While nurse educators are still used in hospitals, sometimes they are used to develop online learning programs rather than leading classroom training.
Nurse educators teach nursing students. They are responsible for designing, implementing, evaluating, and revising educational programs for nurses. Nurse educators may teach general nursing classes, or they might focus on specialized areas of nursing, like pediatric nursing, psychiatric nursing, or nursing informatics. Nurse educators may teach courses included in formal academic programs leading to a degree, or in continuing education or credential/certificate programs. At some point in a nurse educator's career, they will be expected to create a new nursing course or update an old course. It is for this reason that nurse educators are expected to be at the leading edge of clinical nursing practice. They must always stay current and up-to-date regarding the latest nursing trends, methods, developments, and technologies that are available. To achieve this, most nurse educators continue to work as professional nurses in their field and continue to actively participate in the larger nursing community through various professional nursing organizations. To be effective at their jobs, nursing education professionals need to have both excellent leadership skills and an in-depth knowledge of their field.
What Are the Roles and Duties of a Nurse Educator?
Some common roles and duties of a nurse educator include, but aren't limited to, the following:
- Designing curricula
- Developing classes and programs of study
- Teaching students
- Advising students
- Evaluating students
- Evaluating and revising educational programs and individual classes
- Promoting discussion among students
- Overseeing students' clinical practice
- Serving as a role model and mentor for students
- Documenting outcomes of educational processes
- Engaging in scholarly work (e.g. peer review, research, etc.)
- Speaking at nursing conferences
- Contributing to the academic community via leadership roles
- Maintaining clinical competence
- Writing grant proposals
Nursing education is a career that is in extremely high demand. The U.S. Department of Labor announced that 1 million new and replacement RNs would be needed by 2020. The American Association of Colleges of Nursing reported that almost 65,000 qualified applicants were turned away from nursing schools last year due to a shortage of nurse educators.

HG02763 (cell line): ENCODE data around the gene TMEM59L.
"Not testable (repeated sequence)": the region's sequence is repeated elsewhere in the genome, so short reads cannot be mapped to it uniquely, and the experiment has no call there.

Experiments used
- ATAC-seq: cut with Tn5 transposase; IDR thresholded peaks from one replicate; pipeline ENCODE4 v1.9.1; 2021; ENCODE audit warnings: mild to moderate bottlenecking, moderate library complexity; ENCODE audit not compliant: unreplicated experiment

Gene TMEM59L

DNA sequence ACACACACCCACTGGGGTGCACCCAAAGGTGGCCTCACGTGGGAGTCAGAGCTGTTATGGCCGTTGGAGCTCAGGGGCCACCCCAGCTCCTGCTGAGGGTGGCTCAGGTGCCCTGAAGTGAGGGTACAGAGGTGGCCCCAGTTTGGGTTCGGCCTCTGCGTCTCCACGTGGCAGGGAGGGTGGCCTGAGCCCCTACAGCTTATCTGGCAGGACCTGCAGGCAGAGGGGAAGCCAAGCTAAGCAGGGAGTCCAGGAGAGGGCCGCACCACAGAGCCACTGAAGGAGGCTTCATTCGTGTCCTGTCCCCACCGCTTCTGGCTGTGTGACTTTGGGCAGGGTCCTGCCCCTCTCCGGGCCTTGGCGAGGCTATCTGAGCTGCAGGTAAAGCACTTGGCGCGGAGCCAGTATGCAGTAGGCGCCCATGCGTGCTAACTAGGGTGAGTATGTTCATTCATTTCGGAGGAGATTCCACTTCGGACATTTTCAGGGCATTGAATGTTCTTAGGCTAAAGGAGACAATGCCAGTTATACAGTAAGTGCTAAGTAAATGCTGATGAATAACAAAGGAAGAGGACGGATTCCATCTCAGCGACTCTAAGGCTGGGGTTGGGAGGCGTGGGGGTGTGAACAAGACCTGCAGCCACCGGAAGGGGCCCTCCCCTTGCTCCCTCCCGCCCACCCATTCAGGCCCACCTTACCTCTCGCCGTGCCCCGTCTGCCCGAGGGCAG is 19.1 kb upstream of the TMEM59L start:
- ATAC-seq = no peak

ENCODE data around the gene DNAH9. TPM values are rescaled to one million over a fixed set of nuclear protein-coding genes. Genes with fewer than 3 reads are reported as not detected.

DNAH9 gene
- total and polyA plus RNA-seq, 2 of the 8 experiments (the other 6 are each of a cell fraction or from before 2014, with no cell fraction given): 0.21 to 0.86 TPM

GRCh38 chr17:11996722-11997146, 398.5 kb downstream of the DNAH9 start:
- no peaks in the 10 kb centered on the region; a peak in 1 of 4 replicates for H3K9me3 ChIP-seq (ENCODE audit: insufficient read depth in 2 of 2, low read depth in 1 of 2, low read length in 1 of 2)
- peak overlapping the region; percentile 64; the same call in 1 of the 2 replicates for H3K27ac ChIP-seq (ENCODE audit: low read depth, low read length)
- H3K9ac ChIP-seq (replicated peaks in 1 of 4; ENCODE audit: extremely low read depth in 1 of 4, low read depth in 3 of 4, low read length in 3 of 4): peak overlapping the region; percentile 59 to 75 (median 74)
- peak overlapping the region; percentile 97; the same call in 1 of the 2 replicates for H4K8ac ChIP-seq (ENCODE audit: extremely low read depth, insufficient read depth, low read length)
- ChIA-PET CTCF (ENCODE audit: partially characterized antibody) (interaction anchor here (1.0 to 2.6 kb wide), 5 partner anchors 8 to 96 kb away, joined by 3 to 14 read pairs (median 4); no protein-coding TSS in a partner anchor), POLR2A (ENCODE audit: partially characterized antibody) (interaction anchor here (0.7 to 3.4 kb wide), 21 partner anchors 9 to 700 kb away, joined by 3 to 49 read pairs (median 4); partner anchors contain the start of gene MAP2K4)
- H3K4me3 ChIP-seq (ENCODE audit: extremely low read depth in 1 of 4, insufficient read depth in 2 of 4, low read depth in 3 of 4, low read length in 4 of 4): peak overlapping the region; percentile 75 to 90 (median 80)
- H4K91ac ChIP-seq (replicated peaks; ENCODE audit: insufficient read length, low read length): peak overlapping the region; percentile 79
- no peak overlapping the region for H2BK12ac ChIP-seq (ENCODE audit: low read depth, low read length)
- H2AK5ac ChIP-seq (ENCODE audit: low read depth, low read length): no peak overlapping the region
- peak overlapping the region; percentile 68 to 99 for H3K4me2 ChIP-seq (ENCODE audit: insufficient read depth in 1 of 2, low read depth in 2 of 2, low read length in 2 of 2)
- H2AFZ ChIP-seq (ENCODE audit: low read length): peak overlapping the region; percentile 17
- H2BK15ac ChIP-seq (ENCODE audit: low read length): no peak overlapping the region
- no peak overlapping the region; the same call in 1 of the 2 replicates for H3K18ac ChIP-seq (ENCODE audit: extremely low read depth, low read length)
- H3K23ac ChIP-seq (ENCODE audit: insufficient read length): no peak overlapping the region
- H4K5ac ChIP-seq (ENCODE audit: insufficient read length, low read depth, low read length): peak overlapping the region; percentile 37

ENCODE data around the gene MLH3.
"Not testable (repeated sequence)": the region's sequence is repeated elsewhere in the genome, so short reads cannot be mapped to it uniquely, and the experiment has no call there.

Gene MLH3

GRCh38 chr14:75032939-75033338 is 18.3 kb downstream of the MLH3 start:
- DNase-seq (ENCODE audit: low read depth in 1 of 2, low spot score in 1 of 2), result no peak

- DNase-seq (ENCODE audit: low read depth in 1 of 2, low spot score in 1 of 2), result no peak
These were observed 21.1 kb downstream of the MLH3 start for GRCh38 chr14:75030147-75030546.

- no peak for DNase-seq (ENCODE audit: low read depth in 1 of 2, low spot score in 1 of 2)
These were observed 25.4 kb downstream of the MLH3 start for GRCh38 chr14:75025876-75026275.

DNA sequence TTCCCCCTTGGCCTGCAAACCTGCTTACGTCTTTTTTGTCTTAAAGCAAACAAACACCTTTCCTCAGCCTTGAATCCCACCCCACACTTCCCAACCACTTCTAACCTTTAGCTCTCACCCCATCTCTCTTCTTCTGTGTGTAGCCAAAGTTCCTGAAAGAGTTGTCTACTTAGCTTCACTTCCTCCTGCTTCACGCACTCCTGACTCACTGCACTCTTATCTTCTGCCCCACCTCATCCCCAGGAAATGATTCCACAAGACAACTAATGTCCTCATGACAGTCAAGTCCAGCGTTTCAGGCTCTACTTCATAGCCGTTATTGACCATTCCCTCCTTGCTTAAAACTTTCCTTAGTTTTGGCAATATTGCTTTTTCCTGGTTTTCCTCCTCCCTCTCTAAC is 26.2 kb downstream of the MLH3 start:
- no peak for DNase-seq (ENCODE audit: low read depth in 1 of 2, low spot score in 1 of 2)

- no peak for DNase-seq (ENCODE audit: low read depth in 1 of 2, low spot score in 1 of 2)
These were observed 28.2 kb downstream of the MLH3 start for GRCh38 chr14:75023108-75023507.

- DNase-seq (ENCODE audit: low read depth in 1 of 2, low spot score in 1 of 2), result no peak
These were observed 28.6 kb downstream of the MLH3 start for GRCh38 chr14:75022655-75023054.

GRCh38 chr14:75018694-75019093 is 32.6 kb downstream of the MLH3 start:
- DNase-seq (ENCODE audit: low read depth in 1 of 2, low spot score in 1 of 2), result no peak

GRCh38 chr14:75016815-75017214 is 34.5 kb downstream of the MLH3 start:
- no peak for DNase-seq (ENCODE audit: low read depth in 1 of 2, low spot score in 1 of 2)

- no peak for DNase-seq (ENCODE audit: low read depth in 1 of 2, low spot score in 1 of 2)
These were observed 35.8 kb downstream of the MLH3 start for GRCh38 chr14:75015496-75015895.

According to the U.S. Bureau of Labor Statistics, between the years 2014 and 2024, post-secondary nursing teachers are expected to see a 19% growth in employment—an above average growth rate. In May 2015, the average annual salary for nursing educators and instructors was $73,150. However, this number greatly depends on the amount of clinical and teaching experience a nurse educator has and the particular location of employment. Teachers working during the academic year are paid their annual salary over a nine-month period. Compensation for summer teaching is usually paid separately from the main school year.
Annual salaries tend to rise for nurse educators who complete a doctorate and for individuals in charge of administrative or leadership responsibilities at academic institutions. Additionally, nurse educators can earn extra money by caring for patients.
Because an experienced nurse can make more money caring for patients than they can teaching, nursing schools are quickly moving to offer higher, more competitive salaries to attract more nurses into education.
Extreme shortages in nursing educators have prompted government agencies, professional groups, and some nonprofit organizations to launch campaigns that encourage young people to choose a career in nursing education.